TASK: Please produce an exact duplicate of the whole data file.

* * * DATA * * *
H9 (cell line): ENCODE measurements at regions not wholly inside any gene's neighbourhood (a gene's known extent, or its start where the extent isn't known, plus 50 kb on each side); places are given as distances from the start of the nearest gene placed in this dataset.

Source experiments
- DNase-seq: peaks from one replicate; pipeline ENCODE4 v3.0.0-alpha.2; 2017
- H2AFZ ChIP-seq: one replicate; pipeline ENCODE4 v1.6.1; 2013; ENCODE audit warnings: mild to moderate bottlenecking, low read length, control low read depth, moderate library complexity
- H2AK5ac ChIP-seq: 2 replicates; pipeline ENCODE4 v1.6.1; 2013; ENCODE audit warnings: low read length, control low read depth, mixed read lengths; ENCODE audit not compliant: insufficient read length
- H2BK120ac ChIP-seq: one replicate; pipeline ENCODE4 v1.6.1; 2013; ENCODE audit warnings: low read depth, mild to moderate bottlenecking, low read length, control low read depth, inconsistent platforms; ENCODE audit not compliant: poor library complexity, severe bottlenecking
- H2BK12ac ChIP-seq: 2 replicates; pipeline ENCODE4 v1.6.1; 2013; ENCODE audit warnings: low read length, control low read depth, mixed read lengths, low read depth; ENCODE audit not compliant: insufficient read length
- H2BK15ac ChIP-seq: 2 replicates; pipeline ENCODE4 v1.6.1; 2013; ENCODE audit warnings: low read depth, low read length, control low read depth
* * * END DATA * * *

H9 (cell line): ENCODE measurements at regions not wholly inside any gene's neighbourhood (a gene's known extent, or its start where the extent isn't known, plus 50 kb on each side); places are given as distances from the start of the nearest gene placed in this dataset.

Source experiments
- DNase-seq: peaks from one replicate; pipeline ENCODE4 v3.0.0-alpha.2; 2017
- H2AFZ ChIP-seq: one replicate; pipeline ENCODE4 v1.6.1; 2013; ENCODE audit warnings: mild to moderate bottlenecking, low read length, control low read depth, moderate library complexity
- H2AK5ac ChIP-seq: 2 replicates; pipeline ENCODE4 v1.6.1; 2013; ENCODE audit warnings: low read length, control low read depth, mixed read lengths; ENCODE audit not compliant: insufficient read length
- H2BK120ac ChIP-seq: one replicate; pipeline ENCODE4 v1.6.1; 2013; ENCODE audit warnings: low read depth, mild to moderate bottlenecking, low read length, control low read depth, inconsistent platforms; ENCODE audit not compliant: poor library complexity, severe bottlenecking
- H2BK12ac ChIP-seq: 2 replicates; pipeline ENCODE4 v1.6.1; 2013; ENCODE audit warnings: low read length, control low read depth, mixed read lengths, low read depth; ENCODE audit not compliant: insufficient read length
- H2BK15ac ChIP-seq: 2 replicates; pipeline ENCODE4 v1.6.1; 2013; ENCODE audit warnings: low read depth, low read length, control low read depth